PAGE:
New restrictions on foreign direct investments (FDIs) in the Czech Republic are expected to be introduced soon, either in the last quarter of 2020 or the first quarter of 2021, with the enactment of a law regarding the screening of FDI. This is in line with EU regulation No. 2019/452, which came into force on 11 October this year.
The important aspects of this law, based on our analysis of the draft currently being discussed in the Czech Parliament, include the following:
Which FDIs are to be screened
FDI screening is expected to apply to all investments made by entities outside of the EU or entities directly or indirectly controlled by entities outside of the EU (i.e. foreign investors) made into Czech businesses or assets where the foreign investor:
- acquires at least 10% voting rights;
- is a member of corporate bodies or boards;
- exercises ownership rights (including over assets and not only shares); or
- has access to sensitive information or technology.
If the FDI could be considered to potentially impact Czech security or public or internal order, the Ministry of Industry and Trade has the authority to initiate screening proceedings at any time within five years from the date the FDI occurred. As security, public and internal order are defined in vague legal terms, affected foreign investors could face some uncertainty as to whether their investment will be screened.
To reduce this uncertainty, foreign investors will be able to consult the Ministry about an investment in advance. If it appears that the FDI poses a threat, the authorities will begin screening proceedings. Otherwise, the foreign investment should be deemed safe.
To carry out FDI into entities and assets deemed by the authorities as critical, typically key national infrastructure, such as companies and assets in the energy, health care, defence, military, transport, IT and communication sectors, the foreign investors must first request approval from the Ministry in a screening proceeding.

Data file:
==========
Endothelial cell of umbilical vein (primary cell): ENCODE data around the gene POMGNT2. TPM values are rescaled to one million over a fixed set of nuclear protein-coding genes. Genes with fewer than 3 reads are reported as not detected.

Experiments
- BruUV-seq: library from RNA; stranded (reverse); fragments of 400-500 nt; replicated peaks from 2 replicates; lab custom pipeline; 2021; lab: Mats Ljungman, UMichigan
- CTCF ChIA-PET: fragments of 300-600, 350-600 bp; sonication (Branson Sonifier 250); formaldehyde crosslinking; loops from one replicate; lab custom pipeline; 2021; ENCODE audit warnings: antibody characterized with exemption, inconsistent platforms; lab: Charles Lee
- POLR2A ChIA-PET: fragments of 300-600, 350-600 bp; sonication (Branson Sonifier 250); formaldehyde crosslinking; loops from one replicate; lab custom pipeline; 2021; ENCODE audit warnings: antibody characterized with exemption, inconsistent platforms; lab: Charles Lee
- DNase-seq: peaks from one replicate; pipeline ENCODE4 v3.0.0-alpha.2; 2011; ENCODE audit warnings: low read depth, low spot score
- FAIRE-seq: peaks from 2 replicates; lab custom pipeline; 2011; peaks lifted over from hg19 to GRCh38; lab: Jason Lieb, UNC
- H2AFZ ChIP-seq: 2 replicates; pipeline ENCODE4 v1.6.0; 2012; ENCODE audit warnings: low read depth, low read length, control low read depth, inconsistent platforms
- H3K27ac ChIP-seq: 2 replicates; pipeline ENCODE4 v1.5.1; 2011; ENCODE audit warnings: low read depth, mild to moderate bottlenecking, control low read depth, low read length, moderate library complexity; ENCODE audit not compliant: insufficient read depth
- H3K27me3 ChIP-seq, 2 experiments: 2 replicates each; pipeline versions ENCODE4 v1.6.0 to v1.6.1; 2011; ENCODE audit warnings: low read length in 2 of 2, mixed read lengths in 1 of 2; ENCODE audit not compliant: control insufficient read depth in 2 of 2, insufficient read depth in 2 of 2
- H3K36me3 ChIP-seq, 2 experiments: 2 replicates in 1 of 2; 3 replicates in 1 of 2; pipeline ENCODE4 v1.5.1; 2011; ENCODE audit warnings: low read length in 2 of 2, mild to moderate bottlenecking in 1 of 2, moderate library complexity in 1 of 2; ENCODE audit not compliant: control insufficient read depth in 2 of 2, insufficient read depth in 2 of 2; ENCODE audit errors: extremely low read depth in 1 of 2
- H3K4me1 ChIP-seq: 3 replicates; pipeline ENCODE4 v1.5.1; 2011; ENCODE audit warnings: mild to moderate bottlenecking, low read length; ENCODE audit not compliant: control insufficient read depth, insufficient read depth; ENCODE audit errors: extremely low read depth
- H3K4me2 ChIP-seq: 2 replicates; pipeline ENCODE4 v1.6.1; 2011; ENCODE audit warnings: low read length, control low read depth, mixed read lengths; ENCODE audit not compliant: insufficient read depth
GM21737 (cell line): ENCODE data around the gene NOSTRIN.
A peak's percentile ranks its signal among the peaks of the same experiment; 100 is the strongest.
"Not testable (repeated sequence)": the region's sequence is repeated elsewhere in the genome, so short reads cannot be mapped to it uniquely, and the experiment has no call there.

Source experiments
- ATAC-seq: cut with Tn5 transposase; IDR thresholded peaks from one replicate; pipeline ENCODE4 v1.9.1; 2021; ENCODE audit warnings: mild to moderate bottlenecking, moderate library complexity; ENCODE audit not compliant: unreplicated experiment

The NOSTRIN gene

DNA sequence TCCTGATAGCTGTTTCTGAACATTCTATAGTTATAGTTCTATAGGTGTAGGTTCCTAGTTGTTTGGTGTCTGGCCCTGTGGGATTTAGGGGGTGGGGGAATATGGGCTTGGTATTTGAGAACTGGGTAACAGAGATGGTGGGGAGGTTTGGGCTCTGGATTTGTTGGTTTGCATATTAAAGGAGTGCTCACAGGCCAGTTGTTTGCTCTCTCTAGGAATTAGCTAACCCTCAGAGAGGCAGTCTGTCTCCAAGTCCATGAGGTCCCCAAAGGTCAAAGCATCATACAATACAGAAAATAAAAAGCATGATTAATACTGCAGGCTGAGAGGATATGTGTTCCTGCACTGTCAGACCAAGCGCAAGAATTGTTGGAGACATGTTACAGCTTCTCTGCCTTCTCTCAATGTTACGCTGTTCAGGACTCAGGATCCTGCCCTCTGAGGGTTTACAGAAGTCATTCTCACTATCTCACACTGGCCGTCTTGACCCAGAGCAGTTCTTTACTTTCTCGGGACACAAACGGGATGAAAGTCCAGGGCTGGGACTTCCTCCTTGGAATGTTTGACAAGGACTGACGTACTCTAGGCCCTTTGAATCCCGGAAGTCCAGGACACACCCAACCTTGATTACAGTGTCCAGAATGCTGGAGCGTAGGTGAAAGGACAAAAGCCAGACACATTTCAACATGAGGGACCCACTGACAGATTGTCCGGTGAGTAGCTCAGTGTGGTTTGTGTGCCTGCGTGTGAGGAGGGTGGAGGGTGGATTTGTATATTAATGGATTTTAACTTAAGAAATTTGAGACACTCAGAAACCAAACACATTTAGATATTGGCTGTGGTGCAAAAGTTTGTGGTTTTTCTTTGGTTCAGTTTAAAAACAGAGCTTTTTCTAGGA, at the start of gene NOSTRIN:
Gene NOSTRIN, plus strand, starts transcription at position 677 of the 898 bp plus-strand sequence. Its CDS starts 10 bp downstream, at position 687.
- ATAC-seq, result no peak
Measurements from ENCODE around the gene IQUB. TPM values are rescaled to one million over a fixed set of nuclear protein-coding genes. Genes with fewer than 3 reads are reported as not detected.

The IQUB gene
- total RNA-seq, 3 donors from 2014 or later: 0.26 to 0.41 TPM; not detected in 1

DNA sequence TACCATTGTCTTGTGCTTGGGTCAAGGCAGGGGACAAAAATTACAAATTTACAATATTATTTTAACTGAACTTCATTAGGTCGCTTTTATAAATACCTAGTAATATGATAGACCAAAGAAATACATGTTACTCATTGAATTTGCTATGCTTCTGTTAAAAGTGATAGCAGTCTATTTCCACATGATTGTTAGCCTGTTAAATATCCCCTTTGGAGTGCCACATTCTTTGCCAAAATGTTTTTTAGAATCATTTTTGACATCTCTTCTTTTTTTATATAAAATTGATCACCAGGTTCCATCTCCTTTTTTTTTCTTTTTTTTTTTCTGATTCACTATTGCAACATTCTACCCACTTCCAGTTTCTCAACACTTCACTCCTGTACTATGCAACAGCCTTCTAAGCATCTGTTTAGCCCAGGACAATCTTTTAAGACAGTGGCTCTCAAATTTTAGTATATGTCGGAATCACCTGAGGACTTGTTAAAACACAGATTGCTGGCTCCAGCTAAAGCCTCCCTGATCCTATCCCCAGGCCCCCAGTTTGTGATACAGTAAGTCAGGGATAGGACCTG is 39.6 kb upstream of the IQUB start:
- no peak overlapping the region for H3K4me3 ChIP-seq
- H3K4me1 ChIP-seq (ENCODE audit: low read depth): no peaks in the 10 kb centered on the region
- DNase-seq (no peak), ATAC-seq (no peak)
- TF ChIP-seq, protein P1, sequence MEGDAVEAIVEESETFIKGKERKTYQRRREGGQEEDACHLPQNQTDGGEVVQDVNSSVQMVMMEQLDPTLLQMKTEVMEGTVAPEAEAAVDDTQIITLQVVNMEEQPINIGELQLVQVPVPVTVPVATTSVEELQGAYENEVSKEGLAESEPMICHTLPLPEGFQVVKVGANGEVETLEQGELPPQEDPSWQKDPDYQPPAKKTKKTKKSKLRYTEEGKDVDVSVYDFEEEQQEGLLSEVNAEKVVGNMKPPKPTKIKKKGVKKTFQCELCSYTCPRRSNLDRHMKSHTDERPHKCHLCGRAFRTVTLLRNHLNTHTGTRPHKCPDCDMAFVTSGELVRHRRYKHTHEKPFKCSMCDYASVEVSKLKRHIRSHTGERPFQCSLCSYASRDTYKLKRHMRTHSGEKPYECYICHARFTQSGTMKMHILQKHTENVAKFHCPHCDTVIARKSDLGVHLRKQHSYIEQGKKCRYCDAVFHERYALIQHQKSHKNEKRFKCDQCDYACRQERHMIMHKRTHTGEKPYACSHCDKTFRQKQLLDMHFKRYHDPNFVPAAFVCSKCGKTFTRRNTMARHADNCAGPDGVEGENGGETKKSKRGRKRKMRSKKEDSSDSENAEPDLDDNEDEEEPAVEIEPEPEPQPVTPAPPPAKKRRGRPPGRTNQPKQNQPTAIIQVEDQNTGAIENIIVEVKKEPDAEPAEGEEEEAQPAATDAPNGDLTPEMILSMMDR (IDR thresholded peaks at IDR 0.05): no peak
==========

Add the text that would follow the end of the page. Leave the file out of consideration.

A different regime will apply to FDIs into the Czech national media, where prior approval is not required but prior consultation will be mandatory.
The Ministry will lead all FDI screening proceedings and will cooperate with both national and EU authorities. If they ascertain that the FDI will not pose a threat, approval will be given.
If the FDI is considered to pose a threat, the Ministry can negotiate with the foreign investor regarding imposing certain conditions, such as limiting access to sensitive information or curtailing voting rights. The results of the screening and the negotiations will then be submitted to the Czech government.
The government will then assess whether to approve the FDI under these agreed conditions, to ban it, or to impose further requirements on the foreign investor. These could include removing its voting rights completely or requiring it to divest the FDI. The Ministry will then issue a decision in accordance with government guidance.
Penalties for non-compliance and other implications
If a foreign investor breaches its obligations under the new law, it could face sanctions of up to 2% of its global turnover.
Screening proceedings can also apply to FDIs that have already been carried out if the controlling entity of the foreign investor changes after the new law takes effect.
For more information on this draft law, investments in the Czech Republic or Czech corporate and M&A law, contact your regular CMS advisor or local CMS experts.